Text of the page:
author = "Laura Wray-Lake and Jennifer Maggs and Johnston, {Lloyd D.} and Bachman, {Jerald G.} and O'Malley, {Patrick M.} and Schulenberg, {John E.}",
year = "2012",
month = "10",
day = "1",
doi = "10.1016/j.jadohealth.2011.12.030",
language = "English (US)",
volume = "51",
pages = "325--331",
journal = "Journal of Adolescent Health",
issn = "1054-139X",
publisher = "Elsevier USA",
number = "4",

}

Associations between community attachments and adolescent substance use in nationally representative samples. / Wray-Lake, Laura; Maggs, Jennifer; Johnston, Lloyd D.; Bachman, Jerald G.; O'Malley, Patrick M.; Schulenberg, John E.

In: Journal of Adolescent Health, Vol. 51, No. 4, 01.10.2012, p. 325-331.

Research output: Contribution to journalArticle

TY - JOUR

T1 - Associations between community attachments and adolescent substance use in nationally representative samples

AU - Wray-Lake, Laura

AU - Maggs, Jennifer

AU - Johnston, Lloyd D.

AU - Bachman, Jerald G.

AU - O'Malley, Patrick M.

AU - Schulenberg, John E.

PY - 2012/10/1

Y1 - 2012/10/1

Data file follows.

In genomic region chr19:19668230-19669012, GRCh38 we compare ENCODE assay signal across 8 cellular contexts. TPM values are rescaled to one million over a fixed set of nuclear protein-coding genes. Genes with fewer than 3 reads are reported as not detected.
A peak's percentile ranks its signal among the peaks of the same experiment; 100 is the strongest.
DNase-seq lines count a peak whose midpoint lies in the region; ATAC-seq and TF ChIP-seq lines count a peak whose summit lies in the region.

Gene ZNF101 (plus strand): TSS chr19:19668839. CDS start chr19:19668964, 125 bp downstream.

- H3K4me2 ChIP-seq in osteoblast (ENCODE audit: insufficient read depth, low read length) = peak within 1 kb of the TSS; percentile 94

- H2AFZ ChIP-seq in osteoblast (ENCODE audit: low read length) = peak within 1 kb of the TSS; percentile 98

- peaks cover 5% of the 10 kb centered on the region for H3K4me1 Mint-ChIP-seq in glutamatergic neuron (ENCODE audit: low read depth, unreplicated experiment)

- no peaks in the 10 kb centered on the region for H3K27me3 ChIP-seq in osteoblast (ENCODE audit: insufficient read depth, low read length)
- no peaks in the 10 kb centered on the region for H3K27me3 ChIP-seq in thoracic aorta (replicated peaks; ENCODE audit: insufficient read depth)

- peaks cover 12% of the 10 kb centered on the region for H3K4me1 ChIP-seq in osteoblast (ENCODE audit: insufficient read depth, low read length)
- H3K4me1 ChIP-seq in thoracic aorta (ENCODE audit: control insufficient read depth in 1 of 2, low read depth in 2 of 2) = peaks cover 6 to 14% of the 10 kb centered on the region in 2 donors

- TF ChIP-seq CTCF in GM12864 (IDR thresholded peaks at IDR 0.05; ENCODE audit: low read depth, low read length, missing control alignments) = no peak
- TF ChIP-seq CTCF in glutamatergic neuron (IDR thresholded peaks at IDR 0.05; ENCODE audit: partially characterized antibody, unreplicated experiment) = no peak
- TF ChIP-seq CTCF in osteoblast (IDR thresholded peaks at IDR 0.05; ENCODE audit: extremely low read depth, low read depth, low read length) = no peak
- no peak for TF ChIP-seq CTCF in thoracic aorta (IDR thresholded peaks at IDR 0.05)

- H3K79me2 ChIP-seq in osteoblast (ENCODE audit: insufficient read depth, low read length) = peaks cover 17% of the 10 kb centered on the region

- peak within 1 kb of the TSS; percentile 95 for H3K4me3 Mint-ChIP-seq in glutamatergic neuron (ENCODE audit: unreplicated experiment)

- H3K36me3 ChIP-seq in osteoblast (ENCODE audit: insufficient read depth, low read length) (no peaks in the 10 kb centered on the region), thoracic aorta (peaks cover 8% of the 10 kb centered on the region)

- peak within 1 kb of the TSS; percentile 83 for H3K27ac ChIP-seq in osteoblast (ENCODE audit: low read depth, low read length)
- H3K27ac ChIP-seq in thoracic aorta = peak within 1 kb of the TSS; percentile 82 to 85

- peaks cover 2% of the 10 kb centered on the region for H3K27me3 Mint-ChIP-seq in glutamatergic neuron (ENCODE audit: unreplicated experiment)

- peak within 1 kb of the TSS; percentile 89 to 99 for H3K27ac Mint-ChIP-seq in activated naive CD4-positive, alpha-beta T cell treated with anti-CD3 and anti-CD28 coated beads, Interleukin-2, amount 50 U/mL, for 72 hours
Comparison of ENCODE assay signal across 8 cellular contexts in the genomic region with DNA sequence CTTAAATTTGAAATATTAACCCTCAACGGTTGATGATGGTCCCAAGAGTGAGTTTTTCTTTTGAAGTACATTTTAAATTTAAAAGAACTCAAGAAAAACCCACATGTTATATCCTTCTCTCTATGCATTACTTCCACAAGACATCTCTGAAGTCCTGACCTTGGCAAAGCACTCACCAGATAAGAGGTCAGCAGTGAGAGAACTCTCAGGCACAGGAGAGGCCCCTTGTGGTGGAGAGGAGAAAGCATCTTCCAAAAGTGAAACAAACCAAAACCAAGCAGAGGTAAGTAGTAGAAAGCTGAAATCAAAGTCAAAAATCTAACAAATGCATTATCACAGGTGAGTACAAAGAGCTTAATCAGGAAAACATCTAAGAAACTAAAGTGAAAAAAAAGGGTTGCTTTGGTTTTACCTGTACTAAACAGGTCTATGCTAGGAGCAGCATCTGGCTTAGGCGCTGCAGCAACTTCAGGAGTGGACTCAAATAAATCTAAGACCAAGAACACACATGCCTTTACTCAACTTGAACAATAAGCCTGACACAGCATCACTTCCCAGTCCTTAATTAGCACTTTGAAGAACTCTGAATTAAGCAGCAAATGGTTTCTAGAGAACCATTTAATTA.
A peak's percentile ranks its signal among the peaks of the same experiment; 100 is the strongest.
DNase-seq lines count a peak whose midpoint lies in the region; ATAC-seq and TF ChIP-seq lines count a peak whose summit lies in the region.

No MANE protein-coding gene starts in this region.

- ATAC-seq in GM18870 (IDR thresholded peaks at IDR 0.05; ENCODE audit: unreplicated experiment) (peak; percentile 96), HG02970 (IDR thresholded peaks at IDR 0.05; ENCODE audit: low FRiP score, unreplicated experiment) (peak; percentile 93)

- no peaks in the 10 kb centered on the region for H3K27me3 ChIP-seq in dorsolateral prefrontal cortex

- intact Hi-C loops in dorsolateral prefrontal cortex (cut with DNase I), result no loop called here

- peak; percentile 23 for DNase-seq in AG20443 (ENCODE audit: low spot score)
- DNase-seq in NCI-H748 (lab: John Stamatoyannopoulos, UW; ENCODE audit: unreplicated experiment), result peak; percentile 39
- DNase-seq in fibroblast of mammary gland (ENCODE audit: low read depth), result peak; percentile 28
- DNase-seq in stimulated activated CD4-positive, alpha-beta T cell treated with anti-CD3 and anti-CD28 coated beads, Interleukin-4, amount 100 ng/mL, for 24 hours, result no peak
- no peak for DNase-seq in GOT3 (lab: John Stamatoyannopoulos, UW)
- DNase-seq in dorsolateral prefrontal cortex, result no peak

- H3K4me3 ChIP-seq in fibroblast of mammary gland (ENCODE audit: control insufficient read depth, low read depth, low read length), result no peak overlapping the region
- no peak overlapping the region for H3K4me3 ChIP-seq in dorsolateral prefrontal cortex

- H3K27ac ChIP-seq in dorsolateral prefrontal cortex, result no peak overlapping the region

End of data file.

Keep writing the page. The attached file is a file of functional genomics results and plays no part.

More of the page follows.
N2 - Purpose: Social capital and social attachment theories of substance use argue that positive bonds to society and the conventional values they promote deter adolescents from substance use. Using nationally representative samples of U.S. high school seniors, we hypothesized that adolescents' community attachments, measured by social trust, social responsibility, and religiosity, would be negatively associated with lifetime and 30-day substance use. Method: We used repeated cross-sectional nationally representative high school senior data from 1976 to 2008 Monitoring the Future Study cohorts (weighted N = 64,246; 51.6% female). Participation rate ranged from 77% to 86% across years. A series of multiple linear and logistic regressions examined unique associations of adolescents' social trust, social responsibility, and religiosity with lifetime and 30-day use of cigarettes, alcohol, marijuana, hallucinogens, cocaine, amphetamines, barbiturates, tranquilizers, and narcotics. Models controlled for gender, race, college aspirations, high school grades, parents' education, and survey year. Results: Social trust, social responsibility, and religiosity showed independent negative associations with use of cigarettes, alcohol, marijuana, and six other types of drugs. After accounting for controls, community attachments related to lower lifetime and past 30-day use. Associations were consistent across measures, except social responsibility was not associated with binge drinking or lifetime illicit drugs besides marijuana. Conclusions: Study strengths included nationally representative samples, diverse substance use measures, and inclusion of controls. We extend theory by suggesting that distinct aspects of adolescents' community attachments uniquely relate to lower substance use. Results suggest potential public health benefits of integrating promotion of community attachments with substance use prevention.